Question:  Back to Yemen, when you talk about obstacles you're facing regarding implementation of the Stockholm Agreement, can you elaborate on that?  And then, do you have a general update regarding humanitarian aid in Yemen?

Spokesman:  No.  I should have had a humanitarian update, but I don't, but I will get one for you.  Listen, I'm not going… Mr. Griffiths is in the thick of it.  I think it's all plain for all of us to see the complexity of the situation, of trying to end a conflict that has been going on for so long.  Yes, sir?

Question:  Yes, Stéphane.  On this rigmarole of the Saudi girl who is now detained in… in Thailand and her father has now arrived, what is the situation now?  And now is she…

Spokesman:  I would encourage you to talk to UNHCR, who is in charge of this rigmarole.

Question:  But, is she still under the protective…?

Spokesman:  As I said, I… this is being completely handled by UNHCR.  It's their job… it's their day‑to‑day job to assess these things.  They have an office here.  They have a big office in Geneva.  Contact them.  They'll be happy to tell you what's going on.

Question:  So, the thing is, will she be safe?  Will she be kidnapped?

Spokesman:  I don't know what other words to use, Masood.  They are in charge, UNHCR.  They've been dealing with it.  They've been talking about it publicly.  I would encourage you to ask them.  And then…

Question:  Thank you so much, and it's another one on Yemen and Hodeidah.  The sticking point at the moment, the complexity that you were talking about before, at this stage, seems to be the agreement referred to a handover of power in Hodeidah to local security forces.  And the Houthis say this is one bunch of people who are their allies, and the Government says it's a different group of people that needs to be returned to.  Does the UN take a position on this?  Does the UN define who the local security forces should be, who should be taking control of Hodeidah?

Spokesman:  Those kinds of discussions are going on between the RCC… within the RCC and with Mr. Griffiths.  The agreement that was reached in Yemen was critical in the sense that it did create a space for dialogue, which we did not have before Stockholm.  We've seen the criticism of some that it could not… should have been more detailed.  Of course, every agreement could have been… could be better and more detailed.  But, I think everyone understands the fluidity, the complexity of the situation in Yemen and especially in Hodeidah.  And I can assure that you that Mr. Griffiths is trying to bring all of this to a happy ending.  Yes, ma'am?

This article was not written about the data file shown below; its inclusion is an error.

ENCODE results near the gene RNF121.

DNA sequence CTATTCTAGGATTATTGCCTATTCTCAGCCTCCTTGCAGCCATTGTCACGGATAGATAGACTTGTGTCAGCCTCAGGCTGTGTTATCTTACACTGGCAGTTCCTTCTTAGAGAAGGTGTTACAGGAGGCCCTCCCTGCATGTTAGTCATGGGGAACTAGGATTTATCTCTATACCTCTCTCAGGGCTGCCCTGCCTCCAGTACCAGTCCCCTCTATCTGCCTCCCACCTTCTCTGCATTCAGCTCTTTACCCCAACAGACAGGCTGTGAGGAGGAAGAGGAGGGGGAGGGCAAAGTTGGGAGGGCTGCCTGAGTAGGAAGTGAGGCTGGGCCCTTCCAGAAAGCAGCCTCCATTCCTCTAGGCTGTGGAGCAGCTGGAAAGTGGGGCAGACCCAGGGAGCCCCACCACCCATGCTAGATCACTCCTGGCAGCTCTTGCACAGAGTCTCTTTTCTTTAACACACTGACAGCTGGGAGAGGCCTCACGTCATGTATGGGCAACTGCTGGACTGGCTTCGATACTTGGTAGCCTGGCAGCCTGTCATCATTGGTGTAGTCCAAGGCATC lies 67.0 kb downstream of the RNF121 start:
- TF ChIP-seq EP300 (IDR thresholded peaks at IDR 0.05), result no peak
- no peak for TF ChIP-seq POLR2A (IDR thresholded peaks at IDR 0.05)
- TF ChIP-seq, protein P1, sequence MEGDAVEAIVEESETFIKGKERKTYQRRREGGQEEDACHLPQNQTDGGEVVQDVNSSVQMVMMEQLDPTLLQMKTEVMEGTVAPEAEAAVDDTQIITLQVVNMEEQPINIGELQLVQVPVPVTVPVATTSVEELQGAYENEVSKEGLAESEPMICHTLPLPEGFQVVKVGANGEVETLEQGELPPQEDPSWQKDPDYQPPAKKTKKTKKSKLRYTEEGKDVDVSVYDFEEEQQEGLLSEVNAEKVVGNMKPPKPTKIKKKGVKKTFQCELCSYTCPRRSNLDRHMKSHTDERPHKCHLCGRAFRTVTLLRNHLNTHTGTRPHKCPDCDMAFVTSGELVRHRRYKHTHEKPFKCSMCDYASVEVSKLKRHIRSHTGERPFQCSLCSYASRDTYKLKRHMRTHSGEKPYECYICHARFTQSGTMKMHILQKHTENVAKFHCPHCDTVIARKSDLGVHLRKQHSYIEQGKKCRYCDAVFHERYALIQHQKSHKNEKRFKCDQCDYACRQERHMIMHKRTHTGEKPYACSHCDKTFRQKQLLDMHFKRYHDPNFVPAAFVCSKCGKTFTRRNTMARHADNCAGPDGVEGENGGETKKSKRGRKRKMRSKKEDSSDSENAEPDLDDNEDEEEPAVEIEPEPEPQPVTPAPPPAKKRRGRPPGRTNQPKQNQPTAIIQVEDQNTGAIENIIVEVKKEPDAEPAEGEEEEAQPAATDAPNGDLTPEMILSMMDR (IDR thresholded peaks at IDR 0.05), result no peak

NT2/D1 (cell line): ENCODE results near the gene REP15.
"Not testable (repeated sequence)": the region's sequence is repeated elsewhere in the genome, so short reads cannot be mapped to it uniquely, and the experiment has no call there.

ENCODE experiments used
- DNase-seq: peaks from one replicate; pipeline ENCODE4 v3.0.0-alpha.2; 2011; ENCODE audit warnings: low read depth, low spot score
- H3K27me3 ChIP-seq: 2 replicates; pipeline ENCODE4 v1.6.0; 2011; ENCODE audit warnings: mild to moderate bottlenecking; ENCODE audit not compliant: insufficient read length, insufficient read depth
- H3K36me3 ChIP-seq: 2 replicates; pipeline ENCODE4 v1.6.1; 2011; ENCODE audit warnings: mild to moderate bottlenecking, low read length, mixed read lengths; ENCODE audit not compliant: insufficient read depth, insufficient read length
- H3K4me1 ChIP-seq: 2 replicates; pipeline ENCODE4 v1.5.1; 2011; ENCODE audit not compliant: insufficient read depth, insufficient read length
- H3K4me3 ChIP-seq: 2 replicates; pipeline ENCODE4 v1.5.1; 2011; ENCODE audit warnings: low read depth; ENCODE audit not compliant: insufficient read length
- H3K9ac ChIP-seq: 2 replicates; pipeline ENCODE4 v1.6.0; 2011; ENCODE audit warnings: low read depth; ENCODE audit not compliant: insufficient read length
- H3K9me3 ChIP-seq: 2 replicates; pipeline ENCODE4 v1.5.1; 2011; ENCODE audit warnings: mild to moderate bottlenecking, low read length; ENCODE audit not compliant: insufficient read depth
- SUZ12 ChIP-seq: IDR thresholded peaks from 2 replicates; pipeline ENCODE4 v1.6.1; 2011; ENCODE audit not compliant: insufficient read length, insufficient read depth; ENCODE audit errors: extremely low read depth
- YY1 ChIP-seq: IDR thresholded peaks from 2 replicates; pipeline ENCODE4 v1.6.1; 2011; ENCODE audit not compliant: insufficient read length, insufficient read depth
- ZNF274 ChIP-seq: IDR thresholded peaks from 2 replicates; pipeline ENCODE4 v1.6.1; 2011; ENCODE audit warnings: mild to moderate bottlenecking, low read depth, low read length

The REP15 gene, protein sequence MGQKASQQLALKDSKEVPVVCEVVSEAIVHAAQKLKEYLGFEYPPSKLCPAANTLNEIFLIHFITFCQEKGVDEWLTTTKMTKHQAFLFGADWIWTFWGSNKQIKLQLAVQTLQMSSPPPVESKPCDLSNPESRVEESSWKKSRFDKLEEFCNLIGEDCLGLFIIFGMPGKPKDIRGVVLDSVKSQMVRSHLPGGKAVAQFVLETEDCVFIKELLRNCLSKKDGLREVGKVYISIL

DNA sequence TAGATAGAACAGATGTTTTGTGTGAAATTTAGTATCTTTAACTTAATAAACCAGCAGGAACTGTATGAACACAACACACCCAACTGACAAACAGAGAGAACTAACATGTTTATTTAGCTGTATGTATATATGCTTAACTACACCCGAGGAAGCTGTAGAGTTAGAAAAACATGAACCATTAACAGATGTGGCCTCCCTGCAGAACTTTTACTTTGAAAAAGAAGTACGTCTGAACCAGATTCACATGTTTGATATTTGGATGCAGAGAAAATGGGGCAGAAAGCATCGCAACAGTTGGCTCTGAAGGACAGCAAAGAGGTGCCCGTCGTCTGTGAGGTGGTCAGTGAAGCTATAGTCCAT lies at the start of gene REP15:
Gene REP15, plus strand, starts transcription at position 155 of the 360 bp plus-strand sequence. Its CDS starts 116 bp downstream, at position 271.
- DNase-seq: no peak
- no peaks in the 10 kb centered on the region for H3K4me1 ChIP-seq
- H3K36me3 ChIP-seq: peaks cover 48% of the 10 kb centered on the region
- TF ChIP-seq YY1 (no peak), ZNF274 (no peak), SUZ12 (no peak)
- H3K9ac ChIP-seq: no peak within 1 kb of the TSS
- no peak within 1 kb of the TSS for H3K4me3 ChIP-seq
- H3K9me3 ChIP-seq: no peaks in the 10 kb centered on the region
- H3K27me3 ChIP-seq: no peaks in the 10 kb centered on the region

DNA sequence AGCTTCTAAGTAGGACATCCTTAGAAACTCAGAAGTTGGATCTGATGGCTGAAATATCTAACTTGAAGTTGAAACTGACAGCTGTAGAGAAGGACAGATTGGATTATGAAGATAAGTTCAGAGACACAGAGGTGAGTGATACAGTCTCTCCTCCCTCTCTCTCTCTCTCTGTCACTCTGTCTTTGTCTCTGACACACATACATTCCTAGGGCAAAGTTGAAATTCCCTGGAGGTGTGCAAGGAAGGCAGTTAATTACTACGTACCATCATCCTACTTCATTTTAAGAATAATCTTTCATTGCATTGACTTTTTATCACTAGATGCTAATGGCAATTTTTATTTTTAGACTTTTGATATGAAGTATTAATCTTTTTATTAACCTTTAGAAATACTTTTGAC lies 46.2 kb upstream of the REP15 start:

Question:  Thank you.  Back to Guatemala, concerning the members of the Commission or the staffers who are still there, what are they doing today?  Are they at work, or are they packing up in case they have to leave?  And is the UN concerned at all about their safety or security…?

Spokesman:  Sure.  There are some national… there's national staff.  There's international staff.  Where each of them are, I don't know.  You know, I don't know these people personally.  So, I don't know if they're home or in the offices.  But my… I'm… my understanding is there are some… I'm not going to speculate.  But, anyway, they're doing what they can do.  The Government of Guatemala has responsibilities in terms of ensuring the safety of the staff and the protection of the facilities.  We expect them to live up to that protection, but we… as always, we're not going to comment on safety procedures that we may be taking to ensure the safety of our colleagues.  We'll go to the back and then Stefano.  Yes, please, go ahead.  Yeah.

Question:  Okay.  Thank you.  I was wondering if it is time to say something on Kosovo?  No?

Spokesman:  It may be time, but I don't have anything new to say.  But, I will… maybe tomorrow will be a better time but… and I don't mean to make light of the situation.  Sorry.

Question:  No, it… I was asking because The Washington Post has article last week saying that the… the quiet peace efforts on Kosovo and maybe will be peace ceremony in White House and…?